Derek scales new heights
Naul man scales Kilimanjaro as part of quest to climb seven highest summits
A Fingal adventurer, financial expert and GROW mental health ambassador has returned to Ireland after successfully scaling Mount Kilimanjaro as part of his bid to climb the world's seven highest summits.
55-year-old Derek Mahon from the Naul had never attempted climbing a mountain six years ago.
In 2014, Derek became the only Southern Irish person to summit Mount Everest.
Last month, he successfully summited Mount Kilimanjaro and he is now preparing for his next climb - Aconcagua in South America in February.
Derek is undertaking the seven highest peaks challenge in support of the community-based mental health charity, GROW, which promotes positive mental health and recovery. GROW holds over 120 free peer-support meetings across Ireland each week, along with community education, workplace, carer and young adult programmes.
Situated in Tanzania, Mount Kilimanjaro is 200 miles and three degrees south of the Equator, and is Africa's highest mountain, standing at 5,895 metres or 19,341 feet. The summit success rate is 60%, with the climb covering a range of climates and terrain including rainforest, heath zone, moorland, alpine desert and glaciers.
Derek commenced his Kilimanjaro climb, trekking for five hours through equatorial rain forest to the Mandara Huts, located at some 2,720 metres. This was followed by a further five-hour, 1,000 metre climb the following day to Horombo Huts through alpine forest terrain.
'It was dull, grey and wet. Not at all comfortable or expected given Kilimanjaro is only four degrees from the Equator. Having spent only one night at Horombo - where most take an additional day for acclimatisation before heading higher - we left for Kibo at 4,720 metres.
'This took five hours and, for the first time in days, we enjoyed some sunshine and warmth as we trekked through alpine desert to pre-glacial and volcanic desert before reaching Kibo mid-afternoon. We ate and rested and decided to depart for the summit at 2am. The rest of camp left at midnight,' explained Derek.
'We summited at 6.45am having passed many of the 'midnighters' enroute. We saw six people turn around and believe many more did also. Beyond Stella and Gilman's Point, the summit beckoned. We pushed on as best we could to reach the summit for sunrise which was magical. I was delighted to have reached my third summit of my seven summit challenge,' he adds.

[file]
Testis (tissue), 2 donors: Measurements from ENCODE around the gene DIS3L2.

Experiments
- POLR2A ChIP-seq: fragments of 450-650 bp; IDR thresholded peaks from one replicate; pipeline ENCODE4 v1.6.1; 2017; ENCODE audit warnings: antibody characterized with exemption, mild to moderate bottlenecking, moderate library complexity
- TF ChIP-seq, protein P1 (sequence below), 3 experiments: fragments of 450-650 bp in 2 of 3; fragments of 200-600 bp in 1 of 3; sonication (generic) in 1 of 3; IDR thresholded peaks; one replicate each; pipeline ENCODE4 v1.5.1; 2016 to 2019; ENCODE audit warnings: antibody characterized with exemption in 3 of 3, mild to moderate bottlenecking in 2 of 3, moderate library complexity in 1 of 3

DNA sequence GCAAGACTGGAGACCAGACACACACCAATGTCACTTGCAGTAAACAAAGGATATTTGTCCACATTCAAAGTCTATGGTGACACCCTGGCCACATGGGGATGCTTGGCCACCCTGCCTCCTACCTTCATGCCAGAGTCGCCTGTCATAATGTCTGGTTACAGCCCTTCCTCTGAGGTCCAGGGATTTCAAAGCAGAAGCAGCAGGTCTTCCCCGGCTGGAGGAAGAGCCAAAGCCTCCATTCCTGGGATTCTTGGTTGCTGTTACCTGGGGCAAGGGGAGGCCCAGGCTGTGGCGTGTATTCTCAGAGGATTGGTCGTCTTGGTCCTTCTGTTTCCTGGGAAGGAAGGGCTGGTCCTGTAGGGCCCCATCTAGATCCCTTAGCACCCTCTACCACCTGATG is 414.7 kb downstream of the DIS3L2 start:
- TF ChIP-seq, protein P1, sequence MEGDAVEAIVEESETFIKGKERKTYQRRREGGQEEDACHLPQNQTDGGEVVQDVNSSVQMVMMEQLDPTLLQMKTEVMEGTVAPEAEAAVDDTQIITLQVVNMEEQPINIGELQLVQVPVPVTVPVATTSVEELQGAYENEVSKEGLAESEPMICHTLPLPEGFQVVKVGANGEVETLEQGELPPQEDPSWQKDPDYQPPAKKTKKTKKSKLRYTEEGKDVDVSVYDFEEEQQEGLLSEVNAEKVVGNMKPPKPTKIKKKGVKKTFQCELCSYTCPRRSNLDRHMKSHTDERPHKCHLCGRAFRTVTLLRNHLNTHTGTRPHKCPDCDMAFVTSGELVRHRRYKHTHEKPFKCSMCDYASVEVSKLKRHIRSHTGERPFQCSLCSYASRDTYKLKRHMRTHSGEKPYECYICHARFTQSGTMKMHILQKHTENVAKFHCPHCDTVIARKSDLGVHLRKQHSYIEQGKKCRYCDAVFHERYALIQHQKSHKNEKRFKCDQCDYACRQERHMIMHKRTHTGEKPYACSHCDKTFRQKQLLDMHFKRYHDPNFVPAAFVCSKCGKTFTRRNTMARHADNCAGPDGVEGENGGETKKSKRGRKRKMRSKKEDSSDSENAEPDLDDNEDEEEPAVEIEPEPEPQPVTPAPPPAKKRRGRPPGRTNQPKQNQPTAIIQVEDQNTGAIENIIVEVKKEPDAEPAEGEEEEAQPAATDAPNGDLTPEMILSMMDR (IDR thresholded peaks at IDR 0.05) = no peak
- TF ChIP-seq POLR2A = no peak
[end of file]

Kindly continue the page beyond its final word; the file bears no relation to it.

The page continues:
Derek and his team remained on the summit for 30 minutes before descending again to Kibo.
'Having eaten, we discussed another attempt at the summit, at sunset, but one of our team members had picked up an injury and with the weather forecast predicting high winds and snow and, also a death of an Englishman near Kibo, we decided against another summit attempt and descended to Horombo for the night.
'We departed Horombo early next morning with the aim of passing through Mandara and onto Kinapa which generally takes six to seven hours. We were at Kinapa in three hours 35 minutes! It was great to be back off the mountain and looking forward to a beer, sometime to eat, a warm shower and a soft bed without any mice!' explained Derek.
Back on home soil, Derek reflects on his latest mountaineering venture.
'I did feel tired and stiff but I was satisfied that I had travelled, I'd climbed and summited and I was home with all fingers and toes intact and uninjured. Over breakfast at home, my wife Michelle and our two boys discussed Africa, the climb, Kilimanjaro and of course what's next. The excitement has begun again as we discussed my next climb.'
Derek has resumed running, walking, cycling and gym work. From December, his training will increase to twice a day to ensure he is both physically and mentally prepared for Aconcagua in February.
Addressing his motivation to take on the dangers and challenges of the world's highest summits, Derek says he is a firm believer in 'dreaming, believing and achieving'. He is a true advocate of the importance of never giving up and maintaining a positive mental attitude.
Speaking about climbing in support of GROW and positive mental health, Derek highlights how GROW implements a 12-step programme, helping people to journey step-by-step to mental health recovery.
'GROW is all about breaking isolation, fostering social connection, shared experience and weekly support meetings based on practical steps and recovery. Mental health, wellbeing and ongoing support are vital to us all. I am very proud to be promoting GROW and GROW's message of positive mental health and recovery.'
CEO of GROW, Michele Kerrigan, has commended Derek on his 'amazing achievement' and his fantastic endeavours in promoting GROW.
'In GROW, we emphasise that every journey towards mental health recovery begins with a single step. Derek's amazing achievement in scaling Kilimanjaro emphasises the importance of hope, belief and encouragement.
'GROW's Recovery Programme prepares people to take small, but very significant and practical steps towards achieving their ultimate goal of personal recovery. For many, recovery from mental health difficulties begins with a single step.
'At GROW, ongoing peer support, shared experiences and personal testimonies provide inspiration in helping others journey towards recovery. We are delighted that Derek has chosen to be an ambassador for GROW and to help us in promoting our message of positive mental health, recovery and wellbeing.'
To support Derek in his seven summits venture and to raise funds for GROW, visit the Everydayhero website and search for Derek Mahon, Adventurer - (https://give.everydayhero.com/ie/derek-mahon-adventurer).
Details can also be found on the GROW website - www.grow.ie and @GROWIreland Facebook page.